Emancipations and roads on the screen: history of a rout

The horns of the Lancia Aurelia Rouge punctuated the initiation of a Jean-Louis Trintignant in Il Sorpaso in 1962. from the road a line of flight.

The road was there the excellent emblem of freedom, the element which allowed the characters to escape the grip of the circles to which the racist, capitalist and conservative society, deeply distributing spaces, had assigned them: the poor districts of Los Angeles, riddled with the police gaze in Easy rider, the land properties of Oklahoma in the adaptation made by John Ford of Grapes of Wrath. The road could also convey freedoms in many New Hollywood films of the 1960s. The trails metaphorically opened up an infinite number of possibilities, embodying a new “exportable American counter culture”. Thirty years later Thelma and Louise put an end to these endless perspectives in a mythical image. On the run after having murdered a rapist, the end of their journey inhibited the relentlessness of the police to make them justiciable and guilty. The last edit then presented us with a decisive boost, then the grand canyon, in a final leap towards light and death.

svg%3E - Emancipations and roads on the screen: history of a rout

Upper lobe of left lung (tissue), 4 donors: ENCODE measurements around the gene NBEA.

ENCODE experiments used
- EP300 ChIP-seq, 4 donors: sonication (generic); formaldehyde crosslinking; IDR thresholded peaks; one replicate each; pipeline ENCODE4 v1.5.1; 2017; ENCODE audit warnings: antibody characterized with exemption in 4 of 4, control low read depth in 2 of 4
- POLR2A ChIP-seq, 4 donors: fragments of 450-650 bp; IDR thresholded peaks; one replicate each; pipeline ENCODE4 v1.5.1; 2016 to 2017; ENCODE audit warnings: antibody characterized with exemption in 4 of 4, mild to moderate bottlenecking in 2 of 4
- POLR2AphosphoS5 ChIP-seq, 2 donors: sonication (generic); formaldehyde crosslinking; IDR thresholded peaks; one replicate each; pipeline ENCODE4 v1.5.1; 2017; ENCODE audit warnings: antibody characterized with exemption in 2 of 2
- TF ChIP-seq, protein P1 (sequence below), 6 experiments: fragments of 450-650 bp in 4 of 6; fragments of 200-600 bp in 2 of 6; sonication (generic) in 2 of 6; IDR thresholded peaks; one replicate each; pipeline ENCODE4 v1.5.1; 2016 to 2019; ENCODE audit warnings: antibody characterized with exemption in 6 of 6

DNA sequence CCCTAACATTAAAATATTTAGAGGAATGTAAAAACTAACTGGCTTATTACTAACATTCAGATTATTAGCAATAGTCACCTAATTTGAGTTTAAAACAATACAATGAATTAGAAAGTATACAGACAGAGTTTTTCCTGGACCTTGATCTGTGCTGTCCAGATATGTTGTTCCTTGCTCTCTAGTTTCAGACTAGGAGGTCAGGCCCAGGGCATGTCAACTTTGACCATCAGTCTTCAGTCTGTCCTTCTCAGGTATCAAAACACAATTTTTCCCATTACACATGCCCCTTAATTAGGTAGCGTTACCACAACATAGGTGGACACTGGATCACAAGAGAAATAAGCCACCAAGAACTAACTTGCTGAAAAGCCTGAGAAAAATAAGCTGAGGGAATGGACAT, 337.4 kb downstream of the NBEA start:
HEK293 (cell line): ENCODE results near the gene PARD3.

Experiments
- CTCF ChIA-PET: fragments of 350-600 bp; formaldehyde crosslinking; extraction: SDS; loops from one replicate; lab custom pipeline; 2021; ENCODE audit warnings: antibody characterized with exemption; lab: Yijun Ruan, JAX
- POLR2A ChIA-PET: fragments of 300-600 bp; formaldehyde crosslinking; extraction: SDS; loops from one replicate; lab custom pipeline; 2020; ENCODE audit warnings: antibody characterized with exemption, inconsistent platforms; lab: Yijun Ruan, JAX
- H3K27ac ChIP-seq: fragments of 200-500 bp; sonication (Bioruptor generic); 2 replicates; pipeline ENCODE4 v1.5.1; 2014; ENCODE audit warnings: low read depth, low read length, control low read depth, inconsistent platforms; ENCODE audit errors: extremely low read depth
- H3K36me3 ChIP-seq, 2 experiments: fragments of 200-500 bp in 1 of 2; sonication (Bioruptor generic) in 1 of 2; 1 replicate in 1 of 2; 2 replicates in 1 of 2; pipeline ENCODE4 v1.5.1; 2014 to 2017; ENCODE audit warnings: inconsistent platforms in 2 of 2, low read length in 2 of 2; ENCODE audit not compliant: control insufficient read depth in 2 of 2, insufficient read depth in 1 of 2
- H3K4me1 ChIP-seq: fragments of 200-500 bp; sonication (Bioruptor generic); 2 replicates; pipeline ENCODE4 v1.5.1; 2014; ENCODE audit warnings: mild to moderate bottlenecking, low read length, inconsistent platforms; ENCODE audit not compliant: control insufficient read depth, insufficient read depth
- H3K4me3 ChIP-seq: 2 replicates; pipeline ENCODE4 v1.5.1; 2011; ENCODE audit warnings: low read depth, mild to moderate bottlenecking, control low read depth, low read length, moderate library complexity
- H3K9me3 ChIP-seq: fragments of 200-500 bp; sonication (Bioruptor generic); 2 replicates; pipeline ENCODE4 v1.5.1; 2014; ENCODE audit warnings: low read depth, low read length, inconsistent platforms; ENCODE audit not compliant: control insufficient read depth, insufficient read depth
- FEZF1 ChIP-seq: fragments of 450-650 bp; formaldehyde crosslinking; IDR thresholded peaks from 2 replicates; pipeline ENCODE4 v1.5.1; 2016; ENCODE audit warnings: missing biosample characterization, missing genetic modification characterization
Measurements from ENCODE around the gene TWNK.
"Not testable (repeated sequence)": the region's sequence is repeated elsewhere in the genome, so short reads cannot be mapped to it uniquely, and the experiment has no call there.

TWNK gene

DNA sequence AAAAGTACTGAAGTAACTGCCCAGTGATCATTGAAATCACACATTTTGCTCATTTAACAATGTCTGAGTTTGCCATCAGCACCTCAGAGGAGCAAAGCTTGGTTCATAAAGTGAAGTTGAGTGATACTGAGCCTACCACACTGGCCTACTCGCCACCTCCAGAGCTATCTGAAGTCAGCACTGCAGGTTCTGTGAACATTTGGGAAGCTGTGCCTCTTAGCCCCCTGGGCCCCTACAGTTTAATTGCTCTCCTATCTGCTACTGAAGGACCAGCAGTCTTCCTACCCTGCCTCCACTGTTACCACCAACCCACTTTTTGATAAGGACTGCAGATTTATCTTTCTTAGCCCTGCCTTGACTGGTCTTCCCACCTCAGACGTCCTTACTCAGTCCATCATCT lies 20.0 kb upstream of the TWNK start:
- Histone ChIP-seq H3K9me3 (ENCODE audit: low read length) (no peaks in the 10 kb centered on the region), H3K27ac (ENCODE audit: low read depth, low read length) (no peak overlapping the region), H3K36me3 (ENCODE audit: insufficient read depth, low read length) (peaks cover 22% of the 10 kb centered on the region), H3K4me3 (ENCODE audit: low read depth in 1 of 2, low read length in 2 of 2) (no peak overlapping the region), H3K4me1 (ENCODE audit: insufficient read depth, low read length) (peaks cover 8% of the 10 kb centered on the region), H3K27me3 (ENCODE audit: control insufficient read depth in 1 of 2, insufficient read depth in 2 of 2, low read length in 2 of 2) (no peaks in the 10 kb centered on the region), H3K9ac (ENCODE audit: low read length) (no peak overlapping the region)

Credit: Solaris Distribution

More recently on screen, the road strewn with obstacles and encounters is more of a marked, predictable and conquering route. In other words, the road is at the service of feel good movie, which ends less with the emancipation of beings within society than with the provisional satisfaction of the characters within a family home or a group of friends.

In the) Green Book, the alliance of a person of black color and of easy social background and a white proletarian, represents the harmony of two social classes, armed to face together the hostility of a ground secured by the services of the driver. The two characters are enslaved by two different criteria, one social and the other racial. We can think of the famous decolonial title “Black skin with a white mask”, saying all the ambiguity of post-colonial racist oppressions, but also of the way in which we can free ourselves from them. The path followed by the two characters through a racist South resembles that of a conquest, like the first American road movies which mimicked the appropriation and colonization of the West. The automobile embodies individual freedom par excellence since it empowers its passengers, despite the context of a violent and deeply segregated society. The limited space of the automobile thus makes it possible to smooth out the racial relations between the dominant and the dominated. All interactions are possible there, regardless of the functions of each. The road becomes an introductory space, a shifting zone of relations between whites and blacks.

svg%3E - Emancipations and roads on the screen: history of a rout
Credit: eOne Germany